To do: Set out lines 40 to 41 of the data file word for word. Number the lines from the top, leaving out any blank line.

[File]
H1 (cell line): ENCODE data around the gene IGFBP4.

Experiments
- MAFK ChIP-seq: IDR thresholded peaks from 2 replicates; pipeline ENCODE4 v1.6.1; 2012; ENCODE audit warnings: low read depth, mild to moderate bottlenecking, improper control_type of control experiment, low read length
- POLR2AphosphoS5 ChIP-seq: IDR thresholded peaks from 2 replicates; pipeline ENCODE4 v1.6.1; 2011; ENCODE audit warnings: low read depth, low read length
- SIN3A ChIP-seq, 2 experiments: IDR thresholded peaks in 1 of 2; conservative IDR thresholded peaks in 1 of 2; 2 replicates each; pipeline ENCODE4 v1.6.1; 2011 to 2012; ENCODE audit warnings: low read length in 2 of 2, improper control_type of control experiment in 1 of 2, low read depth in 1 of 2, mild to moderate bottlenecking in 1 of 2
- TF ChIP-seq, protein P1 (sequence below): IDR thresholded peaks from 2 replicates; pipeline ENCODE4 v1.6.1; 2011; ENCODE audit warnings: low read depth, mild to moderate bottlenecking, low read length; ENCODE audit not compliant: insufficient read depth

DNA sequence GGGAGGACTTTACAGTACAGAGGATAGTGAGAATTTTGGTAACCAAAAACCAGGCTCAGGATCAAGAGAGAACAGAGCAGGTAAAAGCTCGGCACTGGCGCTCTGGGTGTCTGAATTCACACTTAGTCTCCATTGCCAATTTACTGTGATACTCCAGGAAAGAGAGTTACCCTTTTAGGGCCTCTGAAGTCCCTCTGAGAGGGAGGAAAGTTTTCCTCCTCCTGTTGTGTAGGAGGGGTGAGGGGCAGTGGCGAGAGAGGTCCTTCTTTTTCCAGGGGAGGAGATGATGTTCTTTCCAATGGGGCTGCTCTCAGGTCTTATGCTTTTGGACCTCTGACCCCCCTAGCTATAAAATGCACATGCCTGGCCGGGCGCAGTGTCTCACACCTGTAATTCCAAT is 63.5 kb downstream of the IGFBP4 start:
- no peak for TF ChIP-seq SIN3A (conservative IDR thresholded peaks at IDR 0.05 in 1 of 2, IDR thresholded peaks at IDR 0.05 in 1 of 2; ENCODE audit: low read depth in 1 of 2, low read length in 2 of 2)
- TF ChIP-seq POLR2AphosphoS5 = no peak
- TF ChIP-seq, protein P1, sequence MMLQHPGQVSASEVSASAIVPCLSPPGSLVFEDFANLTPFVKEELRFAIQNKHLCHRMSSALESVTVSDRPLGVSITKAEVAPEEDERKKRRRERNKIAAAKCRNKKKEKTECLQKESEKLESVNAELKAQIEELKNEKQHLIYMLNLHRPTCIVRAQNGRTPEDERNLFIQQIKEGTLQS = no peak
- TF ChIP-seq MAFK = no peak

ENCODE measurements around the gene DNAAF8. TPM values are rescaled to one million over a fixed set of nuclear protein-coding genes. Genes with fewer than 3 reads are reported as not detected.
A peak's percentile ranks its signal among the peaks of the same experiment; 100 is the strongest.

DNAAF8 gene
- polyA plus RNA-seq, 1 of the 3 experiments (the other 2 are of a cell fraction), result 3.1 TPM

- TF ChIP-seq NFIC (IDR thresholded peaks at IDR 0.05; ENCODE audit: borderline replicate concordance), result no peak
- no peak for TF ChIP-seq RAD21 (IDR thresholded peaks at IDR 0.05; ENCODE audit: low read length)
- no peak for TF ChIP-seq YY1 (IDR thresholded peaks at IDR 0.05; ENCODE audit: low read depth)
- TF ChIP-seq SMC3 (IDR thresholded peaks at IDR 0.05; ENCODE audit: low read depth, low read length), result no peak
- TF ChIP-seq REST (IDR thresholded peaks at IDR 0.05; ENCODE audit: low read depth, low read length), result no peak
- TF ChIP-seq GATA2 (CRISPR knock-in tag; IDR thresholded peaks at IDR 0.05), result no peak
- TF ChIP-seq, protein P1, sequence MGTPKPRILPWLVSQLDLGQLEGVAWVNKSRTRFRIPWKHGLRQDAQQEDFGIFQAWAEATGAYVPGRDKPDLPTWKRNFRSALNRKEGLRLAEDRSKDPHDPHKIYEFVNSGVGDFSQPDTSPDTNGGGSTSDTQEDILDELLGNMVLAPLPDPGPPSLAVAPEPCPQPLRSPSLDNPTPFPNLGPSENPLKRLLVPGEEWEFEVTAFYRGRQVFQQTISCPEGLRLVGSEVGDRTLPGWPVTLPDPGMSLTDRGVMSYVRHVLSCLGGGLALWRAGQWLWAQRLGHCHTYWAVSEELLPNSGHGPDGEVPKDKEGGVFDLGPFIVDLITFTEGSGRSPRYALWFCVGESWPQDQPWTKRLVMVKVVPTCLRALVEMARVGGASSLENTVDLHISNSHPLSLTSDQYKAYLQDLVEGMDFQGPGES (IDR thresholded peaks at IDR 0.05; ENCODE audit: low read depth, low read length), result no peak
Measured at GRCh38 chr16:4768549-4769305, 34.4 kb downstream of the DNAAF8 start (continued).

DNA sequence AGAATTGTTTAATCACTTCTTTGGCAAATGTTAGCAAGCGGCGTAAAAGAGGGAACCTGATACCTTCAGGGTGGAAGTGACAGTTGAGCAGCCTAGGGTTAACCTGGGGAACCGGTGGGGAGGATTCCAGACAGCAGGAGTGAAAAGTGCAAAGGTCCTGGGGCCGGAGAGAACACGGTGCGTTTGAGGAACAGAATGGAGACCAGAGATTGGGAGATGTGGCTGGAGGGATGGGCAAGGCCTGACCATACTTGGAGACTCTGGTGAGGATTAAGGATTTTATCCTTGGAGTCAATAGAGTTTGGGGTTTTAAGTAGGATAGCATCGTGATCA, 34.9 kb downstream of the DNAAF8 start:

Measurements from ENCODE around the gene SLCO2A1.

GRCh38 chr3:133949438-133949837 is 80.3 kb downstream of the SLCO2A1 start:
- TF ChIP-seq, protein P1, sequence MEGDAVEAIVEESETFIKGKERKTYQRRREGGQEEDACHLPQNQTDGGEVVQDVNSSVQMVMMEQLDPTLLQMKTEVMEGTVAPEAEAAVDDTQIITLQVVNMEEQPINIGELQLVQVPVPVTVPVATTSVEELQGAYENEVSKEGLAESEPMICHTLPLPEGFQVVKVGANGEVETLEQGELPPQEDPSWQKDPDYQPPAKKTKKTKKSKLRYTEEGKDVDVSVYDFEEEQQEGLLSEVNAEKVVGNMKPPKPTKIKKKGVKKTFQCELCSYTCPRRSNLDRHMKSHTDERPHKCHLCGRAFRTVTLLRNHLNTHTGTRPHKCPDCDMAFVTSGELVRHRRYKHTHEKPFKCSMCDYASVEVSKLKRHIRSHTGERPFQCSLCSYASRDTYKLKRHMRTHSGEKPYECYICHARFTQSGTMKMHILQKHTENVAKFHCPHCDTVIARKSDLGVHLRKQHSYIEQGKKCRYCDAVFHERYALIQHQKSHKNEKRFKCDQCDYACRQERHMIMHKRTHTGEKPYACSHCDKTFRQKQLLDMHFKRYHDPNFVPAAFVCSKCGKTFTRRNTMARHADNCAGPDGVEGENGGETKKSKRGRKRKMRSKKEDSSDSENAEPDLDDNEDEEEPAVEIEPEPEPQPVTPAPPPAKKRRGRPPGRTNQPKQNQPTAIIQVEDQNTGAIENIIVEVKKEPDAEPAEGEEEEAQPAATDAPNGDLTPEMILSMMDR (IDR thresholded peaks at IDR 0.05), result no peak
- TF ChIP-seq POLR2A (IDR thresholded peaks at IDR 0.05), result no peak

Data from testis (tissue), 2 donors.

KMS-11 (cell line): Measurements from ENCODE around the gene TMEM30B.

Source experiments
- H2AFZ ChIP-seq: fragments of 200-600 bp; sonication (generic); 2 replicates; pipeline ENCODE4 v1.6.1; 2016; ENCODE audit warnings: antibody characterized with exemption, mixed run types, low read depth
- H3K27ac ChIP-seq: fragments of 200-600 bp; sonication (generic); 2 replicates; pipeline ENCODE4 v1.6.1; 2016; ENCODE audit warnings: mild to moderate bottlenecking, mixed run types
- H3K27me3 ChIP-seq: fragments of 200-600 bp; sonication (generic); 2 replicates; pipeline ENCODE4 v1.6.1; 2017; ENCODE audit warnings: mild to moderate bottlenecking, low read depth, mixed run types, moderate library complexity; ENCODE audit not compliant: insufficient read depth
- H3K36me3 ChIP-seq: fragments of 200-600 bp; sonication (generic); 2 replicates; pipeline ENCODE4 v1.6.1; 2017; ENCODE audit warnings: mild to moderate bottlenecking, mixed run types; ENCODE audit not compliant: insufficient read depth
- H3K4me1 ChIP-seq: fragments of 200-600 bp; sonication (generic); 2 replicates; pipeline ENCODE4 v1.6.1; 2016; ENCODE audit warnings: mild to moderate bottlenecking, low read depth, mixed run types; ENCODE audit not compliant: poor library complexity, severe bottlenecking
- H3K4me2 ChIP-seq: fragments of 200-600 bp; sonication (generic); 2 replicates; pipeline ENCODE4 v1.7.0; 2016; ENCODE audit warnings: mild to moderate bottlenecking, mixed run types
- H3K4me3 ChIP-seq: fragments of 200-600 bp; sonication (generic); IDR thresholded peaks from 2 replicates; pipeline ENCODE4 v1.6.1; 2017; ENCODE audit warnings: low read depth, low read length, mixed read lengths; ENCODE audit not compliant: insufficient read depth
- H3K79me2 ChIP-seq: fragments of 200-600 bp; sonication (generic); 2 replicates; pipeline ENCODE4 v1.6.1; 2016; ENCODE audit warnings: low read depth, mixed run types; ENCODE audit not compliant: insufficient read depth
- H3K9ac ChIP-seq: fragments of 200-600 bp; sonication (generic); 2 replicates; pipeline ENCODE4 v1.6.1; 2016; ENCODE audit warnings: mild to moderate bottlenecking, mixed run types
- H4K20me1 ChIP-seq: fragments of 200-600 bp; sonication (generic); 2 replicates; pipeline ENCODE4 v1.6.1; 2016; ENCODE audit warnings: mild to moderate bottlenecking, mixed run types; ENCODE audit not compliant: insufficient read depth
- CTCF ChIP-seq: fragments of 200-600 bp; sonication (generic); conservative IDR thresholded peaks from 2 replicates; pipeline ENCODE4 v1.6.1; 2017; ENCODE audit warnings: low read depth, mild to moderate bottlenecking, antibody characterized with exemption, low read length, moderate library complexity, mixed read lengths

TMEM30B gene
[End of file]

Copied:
- H3K9ac ChIP-seq: fragments of 200-600 bp; sonication (generic); 2 replicates; pipeline ENCODE4 v1.6.1; 2016; ENCODE audit warnings: mild to moderate bottlenecking, mixed run types
- H4K20me1 ChIP-seq: fragments of 200-600 bp; sonication (generic); 2 replicates; pipeline ENCODE4 v1.6.1; 2016; ENCODE audit warnings: mild to moderate bottlenecking, mixed run types; ENCODE audit not compliant: insufficient read depth